UNITED NATIONS —
A network of organizations seeking to protect children in conflict urged U.N. Secretary-General Antonio Guterres on Wednesday to add 11 parties to the blacklist of countries and armed groups responsible for grave violations against children.
The Watchlist on Children and Armed Conflict's recommended additions included the Saudi Arabia-led coalition in Yemen, which was taken off last year's list by then-Secretary-General Ban Ki-moon after the Saudis and their supporters threatened to stop funding many United Nations programs.
Watchlist also called for the adding of the Israel Defense Forces, which were kept off the 2015 list after lobbying by the United States and the Israeli government. The network said the Israeli military should be added for killing and injuring children and attacking schools and hospitals in Gaza and the West Bank.
FILE - Palestinian workers clear the rubble of a school that witnesses said was destroyed by Israeli shelling in the east of Gaza City, Dec. 3, 2014.
The U.N. chief's annual report on children and armed conflict, which contains the blacklist, is usually released in May or June.
The June 2016 report initially named nine governmental security forces and 51 armed groups that committed grave violations against children in 2015.
"The new secretary-general has an opportunity to send a clear message to all member states that a party to conflict is listed for one reason alone — a pattern of documented, U.N. verified evidence of grave violations against children," Watchlist advocacy officer Dragica Mikavica said in a statement.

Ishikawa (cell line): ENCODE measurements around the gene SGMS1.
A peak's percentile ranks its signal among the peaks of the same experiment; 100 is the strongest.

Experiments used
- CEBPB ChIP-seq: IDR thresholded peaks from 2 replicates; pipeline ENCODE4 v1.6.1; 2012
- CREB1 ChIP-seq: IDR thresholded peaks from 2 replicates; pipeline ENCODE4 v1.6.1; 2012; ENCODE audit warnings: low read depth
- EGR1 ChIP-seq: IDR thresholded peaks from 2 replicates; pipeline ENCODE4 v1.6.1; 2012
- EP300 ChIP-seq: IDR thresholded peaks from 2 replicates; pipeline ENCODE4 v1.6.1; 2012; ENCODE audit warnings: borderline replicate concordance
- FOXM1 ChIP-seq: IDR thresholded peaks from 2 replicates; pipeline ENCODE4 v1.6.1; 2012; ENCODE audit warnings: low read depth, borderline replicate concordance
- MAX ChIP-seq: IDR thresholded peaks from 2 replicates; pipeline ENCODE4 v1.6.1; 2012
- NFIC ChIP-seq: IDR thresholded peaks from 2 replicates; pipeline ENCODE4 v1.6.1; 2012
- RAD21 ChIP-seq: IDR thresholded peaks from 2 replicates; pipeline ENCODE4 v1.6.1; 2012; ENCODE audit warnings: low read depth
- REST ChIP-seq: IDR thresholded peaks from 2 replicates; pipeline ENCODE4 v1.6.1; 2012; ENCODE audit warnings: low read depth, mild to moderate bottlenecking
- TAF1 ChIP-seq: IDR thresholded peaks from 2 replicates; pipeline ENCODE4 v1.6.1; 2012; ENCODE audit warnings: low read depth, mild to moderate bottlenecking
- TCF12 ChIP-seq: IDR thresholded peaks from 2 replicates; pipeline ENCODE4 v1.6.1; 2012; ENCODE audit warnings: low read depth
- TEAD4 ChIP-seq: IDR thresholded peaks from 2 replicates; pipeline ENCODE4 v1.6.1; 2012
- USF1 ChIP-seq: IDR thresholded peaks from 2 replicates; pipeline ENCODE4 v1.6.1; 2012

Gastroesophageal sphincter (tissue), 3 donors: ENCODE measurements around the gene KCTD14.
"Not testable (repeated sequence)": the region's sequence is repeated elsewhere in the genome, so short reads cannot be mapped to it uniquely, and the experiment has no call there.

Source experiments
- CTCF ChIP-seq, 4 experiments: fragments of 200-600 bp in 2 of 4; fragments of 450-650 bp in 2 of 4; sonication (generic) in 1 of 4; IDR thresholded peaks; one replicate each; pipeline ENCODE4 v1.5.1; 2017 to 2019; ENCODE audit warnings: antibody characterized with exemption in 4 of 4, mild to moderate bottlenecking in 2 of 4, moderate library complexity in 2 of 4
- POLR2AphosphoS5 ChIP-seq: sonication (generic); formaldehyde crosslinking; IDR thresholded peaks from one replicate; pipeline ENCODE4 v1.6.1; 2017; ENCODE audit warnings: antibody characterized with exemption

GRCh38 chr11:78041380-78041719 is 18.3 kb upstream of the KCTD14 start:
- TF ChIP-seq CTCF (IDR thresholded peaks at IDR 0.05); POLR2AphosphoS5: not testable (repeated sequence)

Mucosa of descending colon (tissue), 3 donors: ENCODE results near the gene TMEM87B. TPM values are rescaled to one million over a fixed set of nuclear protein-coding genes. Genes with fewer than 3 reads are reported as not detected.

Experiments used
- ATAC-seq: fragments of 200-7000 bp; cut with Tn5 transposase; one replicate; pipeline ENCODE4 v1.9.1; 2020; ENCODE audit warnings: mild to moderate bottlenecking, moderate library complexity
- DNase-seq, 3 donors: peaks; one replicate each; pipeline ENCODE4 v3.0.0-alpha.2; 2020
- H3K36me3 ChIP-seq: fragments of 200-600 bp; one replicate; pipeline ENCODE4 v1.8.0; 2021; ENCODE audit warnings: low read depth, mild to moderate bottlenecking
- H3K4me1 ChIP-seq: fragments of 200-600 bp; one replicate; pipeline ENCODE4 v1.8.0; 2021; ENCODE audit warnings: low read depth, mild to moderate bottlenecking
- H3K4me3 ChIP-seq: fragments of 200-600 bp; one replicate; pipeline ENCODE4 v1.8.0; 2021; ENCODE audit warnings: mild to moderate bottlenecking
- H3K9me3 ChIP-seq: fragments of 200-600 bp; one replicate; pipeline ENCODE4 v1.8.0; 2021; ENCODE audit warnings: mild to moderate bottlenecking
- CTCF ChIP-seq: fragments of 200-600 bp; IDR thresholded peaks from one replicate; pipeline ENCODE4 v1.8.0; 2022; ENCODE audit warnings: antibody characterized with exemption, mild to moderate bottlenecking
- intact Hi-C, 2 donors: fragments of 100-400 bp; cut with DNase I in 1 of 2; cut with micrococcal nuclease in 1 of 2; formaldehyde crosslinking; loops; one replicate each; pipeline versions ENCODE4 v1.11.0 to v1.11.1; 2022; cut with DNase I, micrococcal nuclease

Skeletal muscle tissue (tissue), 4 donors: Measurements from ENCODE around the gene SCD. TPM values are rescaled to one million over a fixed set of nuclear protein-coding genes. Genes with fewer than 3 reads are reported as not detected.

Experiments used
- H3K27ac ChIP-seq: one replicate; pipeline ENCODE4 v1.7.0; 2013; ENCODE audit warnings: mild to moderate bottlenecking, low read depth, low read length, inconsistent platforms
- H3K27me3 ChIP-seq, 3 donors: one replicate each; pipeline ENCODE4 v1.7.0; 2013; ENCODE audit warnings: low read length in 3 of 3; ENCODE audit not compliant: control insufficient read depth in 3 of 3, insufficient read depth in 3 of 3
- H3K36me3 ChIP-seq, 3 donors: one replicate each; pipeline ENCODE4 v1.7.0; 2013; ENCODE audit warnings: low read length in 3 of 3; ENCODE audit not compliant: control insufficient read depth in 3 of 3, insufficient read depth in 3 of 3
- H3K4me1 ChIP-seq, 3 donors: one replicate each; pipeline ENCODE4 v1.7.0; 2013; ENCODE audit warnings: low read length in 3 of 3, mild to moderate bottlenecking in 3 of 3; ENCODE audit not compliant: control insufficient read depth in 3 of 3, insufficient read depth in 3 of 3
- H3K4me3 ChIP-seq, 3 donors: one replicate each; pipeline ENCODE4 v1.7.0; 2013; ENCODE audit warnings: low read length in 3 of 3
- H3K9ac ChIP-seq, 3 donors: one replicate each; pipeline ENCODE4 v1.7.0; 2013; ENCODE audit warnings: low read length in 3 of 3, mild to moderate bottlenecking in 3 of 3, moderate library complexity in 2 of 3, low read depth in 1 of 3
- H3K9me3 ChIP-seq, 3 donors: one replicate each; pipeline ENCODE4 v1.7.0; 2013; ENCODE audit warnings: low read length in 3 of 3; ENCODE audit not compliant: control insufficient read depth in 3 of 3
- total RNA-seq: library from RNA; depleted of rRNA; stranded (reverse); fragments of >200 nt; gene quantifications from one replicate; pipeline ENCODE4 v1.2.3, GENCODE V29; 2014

Watchlist, a human rights and humanitarian network established in 2001, also recommended the listing of armed opposition groups in southern Thailand for perpetrating attacks on schools and hospitals, the Communist Party/Maoist for recruiting and using children in India, and the Afghan National Defense and Security Forces and pro-government militias in Afghanistan for recruiting, killing and injuring youngsters.
Other groups the network cited for addition to the blacklist are the Popular Mobilization Forces in Iraq; the Libyan National Army and several other armed groups in Libya; Johnson Olony's armed group in South Sudan; Tehrik-i-Taliban in Pakistan, also known as the Pakistani Taliban; and the Mali government-allied group GATIA and a coalition called the Coordination of Azawad Movements, which includes ethnic Arabs and Tuaregs and seeks autonomy in Mali's north.
Watchlist urged the U.N. to collect further information on groups in Afghanistan, Congo, Iraq, Somalia, Syria, Philippines, Burundi and Ukraine and on two Palestinian groups — the Popular Front for the Liberation of Palestine and Hamas' military wing — for possible inclusion in next year's report.